Posted by: janie7722 | November 2, 2009

One Model Nation by C. Allbritton Taylor, Jim Rugg (illustrator)

one-model-nation-cover[November 2009 Midwest Book Review]

One Model Nation
C. Allbritton Taylor, Jim Rugg (illustrator) and Cary Porter (supplemental illustrations), Donovan Letich (historian)
Image Comics
2134 Allston Way, 2nd Floor, Berkeley, CA 94704
9781607061571 $17.99

One Model Nation is a bold, new concept by C. Allbritton Taylor and Donovan Leitch. Taking on life as a graphic novel, the idea was originally a screenplay that Taylor and Leitch wrote about a fictitious band caught up in the squeeze between Communism and terrorist youth in 1977 Germany.

Leitch, who is the lead singer with the band Camp Freddie (and the son of Scottish folksinger Donovan and sister of actress Ione Skye), heavily researched the era because he was a fan of the art rock and early electronica that was coming out of Germany in the 70s that influenced David Bowie and Iggy Pop. Leitch and Taylor told a story of a band who just wanted to make music and was caught up in the very real political/terrorist upheaval of the Red Army Faction known as the Baader-Meinof Gang that advocated urban guerrilla terrorism against the fascist state. Their activities, led in the fall of 1977, became a national crisis that was known as the German Autumn. Even though they advocated violence, they weren’t as destructive as the Revolutionary Cells that were responsible for almost 300 bomb attacks in the 30 years they were in existence. Both movements were student led or backed.

As Leitch and Taylor shopped their screenplay around, it caught the eye of Image Comics that saw a way to visualize what the screenplay was intending. Image Comics brought in Afrodisiac and Street Angel illustrator Jim Rugg to do the drawings and inkwork and One Model Nation was born. The graphic novel begins and ends with an interview of two musicians, who are modeled after Taylor and Leitch. Through them, readers learn about One Model Nation, the band that became an underground sensation, but who disappeared mysteriously in 1977. Taylor and Leitch brought in historical characters such as Ulrike Meinhof, who was a television news journalist, Andreas Baader, and Horst Mahler – all early members of the Baader-Meinof Gang.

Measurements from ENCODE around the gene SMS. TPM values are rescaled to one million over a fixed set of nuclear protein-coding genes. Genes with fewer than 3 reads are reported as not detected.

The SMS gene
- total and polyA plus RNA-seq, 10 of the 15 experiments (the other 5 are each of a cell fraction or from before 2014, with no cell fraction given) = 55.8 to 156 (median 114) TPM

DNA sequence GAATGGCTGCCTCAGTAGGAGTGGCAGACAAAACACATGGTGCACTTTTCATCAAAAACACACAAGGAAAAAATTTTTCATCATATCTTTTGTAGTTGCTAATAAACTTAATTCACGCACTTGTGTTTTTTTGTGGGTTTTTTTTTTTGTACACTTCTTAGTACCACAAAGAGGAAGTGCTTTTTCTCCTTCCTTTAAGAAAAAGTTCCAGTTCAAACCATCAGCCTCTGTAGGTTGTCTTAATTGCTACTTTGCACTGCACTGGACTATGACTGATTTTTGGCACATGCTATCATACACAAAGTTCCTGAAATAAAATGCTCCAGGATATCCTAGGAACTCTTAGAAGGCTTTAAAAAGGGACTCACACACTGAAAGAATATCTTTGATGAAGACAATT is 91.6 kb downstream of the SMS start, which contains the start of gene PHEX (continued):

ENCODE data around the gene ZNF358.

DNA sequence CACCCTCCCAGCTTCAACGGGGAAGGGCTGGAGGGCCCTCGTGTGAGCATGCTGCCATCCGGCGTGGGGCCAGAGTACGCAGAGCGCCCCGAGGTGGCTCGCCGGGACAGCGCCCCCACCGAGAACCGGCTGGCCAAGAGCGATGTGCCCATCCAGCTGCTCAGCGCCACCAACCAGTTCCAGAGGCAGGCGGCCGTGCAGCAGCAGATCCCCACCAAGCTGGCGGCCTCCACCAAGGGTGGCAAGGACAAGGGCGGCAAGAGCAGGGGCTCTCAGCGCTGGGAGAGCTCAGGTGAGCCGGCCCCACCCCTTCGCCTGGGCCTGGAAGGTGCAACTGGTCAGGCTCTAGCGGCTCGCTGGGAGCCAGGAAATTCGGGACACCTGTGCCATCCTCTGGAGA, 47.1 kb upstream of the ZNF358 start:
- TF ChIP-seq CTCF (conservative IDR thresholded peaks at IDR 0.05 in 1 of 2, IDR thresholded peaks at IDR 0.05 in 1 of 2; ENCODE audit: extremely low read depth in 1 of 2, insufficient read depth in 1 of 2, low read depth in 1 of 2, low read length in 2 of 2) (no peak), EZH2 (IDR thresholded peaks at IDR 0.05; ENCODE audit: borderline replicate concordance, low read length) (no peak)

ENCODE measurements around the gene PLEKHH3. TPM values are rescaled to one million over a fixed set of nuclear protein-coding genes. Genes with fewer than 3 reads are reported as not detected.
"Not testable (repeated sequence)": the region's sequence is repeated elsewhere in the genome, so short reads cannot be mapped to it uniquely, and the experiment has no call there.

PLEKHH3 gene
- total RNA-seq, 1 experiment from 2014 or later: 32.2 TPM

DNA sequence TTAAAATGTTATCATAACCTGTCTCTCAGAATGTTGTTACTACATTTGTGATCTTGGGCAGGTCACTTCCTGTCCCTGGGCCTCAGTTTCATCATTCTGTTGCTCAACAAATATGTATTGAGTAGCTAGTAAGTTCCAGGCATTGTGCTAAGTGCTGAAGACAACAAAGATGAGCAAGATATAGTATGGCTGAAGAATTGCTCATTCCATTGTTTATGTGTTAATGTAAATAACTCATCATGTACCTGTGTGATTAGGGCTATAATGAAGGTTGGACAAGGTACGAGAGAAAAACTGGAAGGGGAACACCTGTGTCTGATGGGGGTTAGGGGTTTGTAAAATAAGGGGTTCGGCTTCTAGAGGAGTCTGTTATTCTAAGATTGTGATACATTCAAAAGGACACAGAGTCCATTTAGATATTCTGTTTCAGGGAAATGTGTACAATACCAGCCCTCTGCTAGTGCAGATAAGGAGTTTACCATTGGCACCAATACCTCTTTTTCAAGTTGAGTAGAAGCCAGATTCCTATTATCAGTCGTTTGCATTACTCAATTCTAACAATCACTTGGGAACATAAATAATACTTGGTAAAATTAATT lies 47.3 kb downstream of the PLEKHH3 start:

I really enjoyed reading and seeing illustrations about this era of music that I really didn’t know that much about – and I certainly wasn’t aware of what was happening in Germany during the 70s. Jim Rugg’s illustrations are edgy, not at all like many of the Superman or Batman (or even Watchman or The League of Extraordinary Gentlemen) comics I’ve read. This is a sparser picture with less color, preferring black and white with lots of muddy reds. The dialogue is equally sparse, letting the mood of the illustrations carry the work. It is very effective.

Donovan Leitch announced recently that he is pulling together a band called One Model Nation to play at Comic-Con in California in July in 2010 to showcase the graphic novel. With the readership that this novel will surely generate, Leitch and Taylor may see their screenplay revisited by Hollywood, and in a more favorable light.


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